Tuesday , June 2 2020
Home / T. Cowen: Marginal Revolution (page 4)
The author Tyler Cowen
Tyler Cowen
Tyler Cowen is an American economist, academic, and writer. He occupies the Holbert C. Harris Chair of economics as a professor at George Mason University and is co-author, with Alex Tabarrok, of the popular economics blog Marginal Revolution. Cowen and Tabarrok have also ventured into online education by starting Marginal Revolution University. He currently writes the "Economic Scene" column for the New York Times, and he also writes for such publications as The New Republic, the Wall Street Journal, Forbes, Newsweek, and the Wilson Quarterly.

T. Cowen: Marginal Revolution

Our regulatory state is failing us

You don’t think airlines can just provide hand sanitizer to passengers, do you? On Tuesday the FAA wrote to American Airlines granting permission, and the letter they sent (.pdf) offers a window into process the airline had to go to in order to secure the government’s blessing. Tuesday’s correspondence came from the FAA’s American Airlines Certificate Management Office in Irving, Texas. Imagine having a local office of a federal agency dedicated to your business, with its own letterhead....

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Tuesday assorted links

1. Tracing apps are falling away in Australia. 2. Jason Crawford talk on Progress Studies. 3. Many companies are cutting wages rather than laying people off (NYT). 4. Mongolian success in responding to Covid-19. 5. There is an extraordinary boom in New Zealand bookshops. The post Tuesday assorted links appeared first on Marginal REVOLUTION.

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A weird Lancastrian method for reopening higher education

I’m not sure this could work, but everyone else is doing weird ideas, so let’s consider another one. Remember Lancastrian methods of education from 19th century England?  Part of the idea was to keep small group size, and economize on labor, by having the students teach each other, typically with the older students instructing the younger. Here is my suggestion: have students use an app to arrange in-person meetings, in groups of five, for periods of a few weeks running.  Social...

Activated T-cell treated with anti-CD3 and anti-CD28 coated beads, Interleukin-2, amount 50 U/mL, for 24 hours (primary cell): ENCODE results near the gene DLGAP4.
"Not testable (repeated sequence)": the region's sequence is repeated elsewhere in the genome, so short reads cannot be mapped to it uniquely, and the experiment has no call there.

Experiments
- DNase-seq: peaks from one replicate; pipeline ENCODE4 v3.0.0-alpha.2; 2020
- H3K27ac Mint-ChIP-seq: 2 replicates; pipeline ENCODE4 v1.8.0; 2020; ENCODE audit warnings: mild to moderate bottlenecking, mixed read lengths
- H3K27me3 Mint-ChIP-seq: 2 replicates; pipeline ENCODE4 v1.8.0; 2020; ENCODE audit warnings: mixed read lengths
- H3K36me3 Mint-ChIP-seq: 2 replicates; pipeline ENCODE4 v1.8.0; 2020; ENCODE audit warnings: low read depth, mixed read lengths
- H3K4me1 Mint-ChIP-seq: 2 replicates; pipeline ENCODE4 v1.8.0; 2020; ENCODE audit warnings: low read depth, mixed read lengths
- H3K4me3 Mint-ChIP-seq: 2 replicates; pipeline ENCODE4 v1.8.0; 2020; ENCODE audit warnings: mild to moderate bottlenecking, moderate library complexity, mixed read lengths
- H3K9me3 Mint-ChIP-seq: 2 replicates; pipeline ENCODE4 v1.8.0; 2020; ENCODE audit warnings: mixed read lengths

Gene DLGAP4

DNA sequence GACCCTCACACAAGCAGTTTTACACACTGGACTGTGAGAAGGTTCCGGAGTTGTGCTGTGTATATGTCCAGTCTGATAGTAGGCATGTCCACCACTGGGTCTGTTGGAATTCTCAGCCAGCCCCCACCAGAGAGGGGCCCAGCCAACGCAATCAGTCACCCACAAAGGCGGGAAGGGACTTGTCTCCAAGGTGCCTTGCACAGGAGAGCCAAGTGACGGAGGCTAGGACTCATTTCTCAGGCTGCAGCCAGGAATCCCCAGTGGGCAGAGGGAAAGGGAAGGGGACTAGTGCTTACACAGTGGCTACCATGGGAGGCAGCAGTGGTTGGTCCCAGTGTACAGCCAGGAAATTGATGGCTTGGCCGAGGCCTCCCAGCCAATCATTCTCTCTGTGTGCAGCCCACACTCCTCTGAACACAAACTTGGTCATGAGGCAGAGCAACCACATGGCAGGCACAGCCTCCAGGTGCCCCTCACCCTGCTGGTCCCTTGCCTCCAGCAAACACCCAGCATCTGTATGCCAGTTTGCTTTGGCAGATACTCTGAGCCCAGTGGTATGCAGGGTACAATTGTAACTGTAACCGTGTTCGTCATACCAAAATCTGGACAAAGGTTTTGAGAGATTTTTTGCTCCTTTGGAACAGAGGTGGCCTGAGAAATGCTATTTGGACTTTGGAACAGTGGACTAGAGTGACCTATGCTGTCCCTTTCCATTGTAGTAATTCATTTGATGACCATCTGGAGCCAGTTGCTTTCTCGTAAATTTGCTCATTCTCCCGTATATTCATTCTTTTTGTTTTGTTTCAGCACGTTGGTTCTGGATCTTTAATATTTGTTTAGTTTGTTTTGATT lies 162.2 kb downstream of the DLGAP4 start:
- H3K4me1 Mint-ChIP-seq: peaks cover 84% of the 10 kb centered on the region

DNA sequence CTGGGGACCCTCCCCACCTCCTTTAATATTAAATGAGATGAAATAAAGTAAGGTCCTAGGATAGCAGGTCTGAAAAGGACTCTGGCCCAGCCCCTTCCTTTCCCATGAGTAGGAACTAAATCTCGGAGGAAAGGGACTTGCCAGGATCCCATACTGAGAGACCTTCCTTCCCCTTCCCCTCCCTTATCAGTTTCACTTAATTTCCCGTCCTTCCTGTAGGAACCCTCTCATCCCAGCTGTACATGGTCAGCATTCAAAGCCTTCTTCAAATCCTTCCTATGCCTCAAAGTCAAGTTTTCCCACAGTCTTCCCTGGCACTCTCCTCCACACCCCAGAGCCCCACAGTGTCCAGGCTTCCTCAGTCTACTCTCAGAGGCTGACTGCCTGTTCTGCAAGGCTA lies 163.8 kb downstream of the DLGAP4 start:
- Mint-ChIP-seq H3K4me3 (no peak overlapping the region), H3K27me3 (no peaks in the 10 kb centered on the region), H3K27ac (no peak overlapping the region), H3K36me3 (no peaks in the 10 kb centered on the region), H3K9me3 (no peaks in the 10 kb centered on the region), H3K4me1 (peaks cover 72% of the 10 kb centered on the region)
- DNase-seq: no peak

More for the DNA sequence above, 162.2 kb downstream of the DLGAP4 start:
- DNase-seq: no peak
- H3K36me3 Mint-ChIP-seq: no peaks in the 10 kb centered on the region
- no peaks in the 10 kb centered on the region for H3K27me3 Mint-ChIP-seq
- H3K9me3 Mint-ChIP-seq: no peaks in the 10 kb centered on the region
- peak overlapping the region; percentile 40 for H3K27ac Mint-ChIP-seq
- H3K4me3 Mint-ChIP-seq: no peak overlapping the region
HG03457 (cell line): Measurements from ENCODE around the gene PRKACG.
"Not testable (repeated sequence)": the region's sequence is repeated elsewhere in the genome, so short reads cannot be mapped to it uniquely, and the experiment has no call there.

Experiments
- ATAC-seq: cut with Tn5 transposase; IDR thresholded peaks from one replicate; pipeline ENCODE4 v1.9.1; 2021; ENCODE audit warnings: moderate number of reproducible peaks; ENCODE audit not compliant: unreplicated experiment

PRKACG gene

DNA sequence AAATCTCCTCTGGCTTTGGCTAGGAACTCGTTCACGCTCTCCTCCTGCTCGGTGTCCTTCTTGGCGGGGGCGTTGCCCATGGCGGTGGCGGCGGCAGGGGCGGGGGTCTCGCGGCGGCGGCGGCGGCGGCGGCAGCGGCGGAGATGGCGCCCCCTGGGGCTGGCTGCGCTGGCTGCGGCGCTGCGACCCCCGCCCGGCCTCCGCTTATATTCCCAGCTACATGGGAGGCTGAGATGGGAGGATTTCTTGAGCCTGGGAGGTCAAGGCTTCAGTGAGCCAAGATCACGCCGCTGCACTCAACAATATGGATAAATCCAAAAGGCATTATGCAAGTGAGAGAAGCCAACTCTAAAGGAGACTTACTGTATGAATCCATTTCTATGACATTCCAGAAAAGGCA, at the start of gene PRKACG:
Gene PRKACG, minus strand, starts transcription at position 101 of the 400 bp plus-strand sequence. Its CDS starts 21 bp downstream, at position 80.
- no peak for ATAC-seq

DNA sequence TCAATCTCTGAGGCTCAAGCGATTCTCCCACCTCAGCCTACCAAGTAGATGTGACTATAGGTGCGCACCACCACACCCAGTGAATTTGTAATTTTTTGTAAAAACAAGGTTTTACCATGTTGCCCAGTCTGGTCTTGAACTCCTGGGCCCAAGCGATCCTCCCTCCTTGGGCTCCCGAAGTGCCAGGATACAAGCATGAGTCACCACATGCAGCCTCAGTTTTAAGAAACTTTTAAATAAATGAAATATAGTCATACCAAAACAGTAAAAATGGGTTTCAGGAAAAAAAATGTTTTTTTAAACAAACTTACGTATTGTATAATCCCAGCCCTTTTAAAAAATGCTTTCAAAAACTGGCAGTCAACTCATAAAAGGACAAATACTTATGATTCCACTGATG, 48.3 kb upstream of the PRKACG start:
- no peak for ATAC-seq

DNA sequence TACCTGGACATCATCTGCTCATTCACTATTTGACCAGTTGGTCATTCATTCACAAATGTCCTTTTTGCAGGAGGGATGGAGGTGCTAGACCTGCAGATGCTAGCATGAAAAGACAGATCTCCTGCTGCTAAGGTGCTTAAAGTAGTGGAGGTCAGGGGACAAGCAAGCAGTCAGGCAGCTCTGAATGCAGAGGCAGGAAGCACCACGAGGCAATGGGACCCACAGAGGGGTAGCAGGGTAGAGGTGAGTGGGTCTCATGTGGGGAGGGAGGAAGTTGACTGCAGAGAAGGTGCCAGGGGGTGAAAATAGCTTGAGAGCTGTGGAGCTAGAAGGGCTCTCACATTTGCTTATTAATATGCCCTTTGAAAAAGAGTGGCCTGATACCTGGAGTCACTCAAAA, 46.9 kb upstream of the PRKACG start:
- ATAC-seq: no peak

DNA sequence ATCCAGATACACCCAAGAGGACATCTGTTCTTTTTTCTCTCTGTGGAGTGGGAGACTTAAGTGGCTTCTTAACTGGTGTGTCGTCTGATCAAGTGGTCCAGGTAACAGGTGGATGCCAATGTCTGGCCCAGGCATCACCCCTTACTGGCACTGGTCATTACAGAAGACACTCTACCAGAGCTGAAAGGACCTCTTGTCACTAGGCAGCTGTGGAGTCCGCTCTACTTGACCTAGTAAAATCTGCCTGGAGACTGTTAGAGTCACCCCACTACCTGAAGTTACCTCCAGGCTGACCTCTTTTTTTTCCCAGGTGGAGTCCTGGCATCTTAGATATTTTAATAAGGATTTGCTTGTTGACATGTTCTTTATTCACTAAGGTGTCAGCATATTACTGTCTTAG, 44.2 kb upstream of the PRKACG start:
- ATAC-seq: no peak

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Three myths about federal regulation

By Patrick A. McLaughlin and Casey Mulligan, Patrick of course being from GMU/Mercatus: Despite evidence to the contrary, three common myths persist about federal regulations. The first myth is that many regulations concern the environment, but in fact only a small minority of regulations are environmental. The second myth is that most regulations contain quantitative estimates of costs or benefits. However, these quantitative estimates appear rarely in published rules, contradicting the...

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Rewatching *Dirty Harry* (no real spoilers)

Released in 1971, as usual with San Francisco movies one can see the reach of NIMBY — the city doesn’t look much larger or busier today.  The subtext of the film is that law and order is collapsing, yet San Francisco was far cleaner back then and street harassment never is presented as a risk.  Even the red light district of 1971 seemed better kept than many of the nicer parts circa 2020. You can see how much the debate has shifted from “how the police treat the...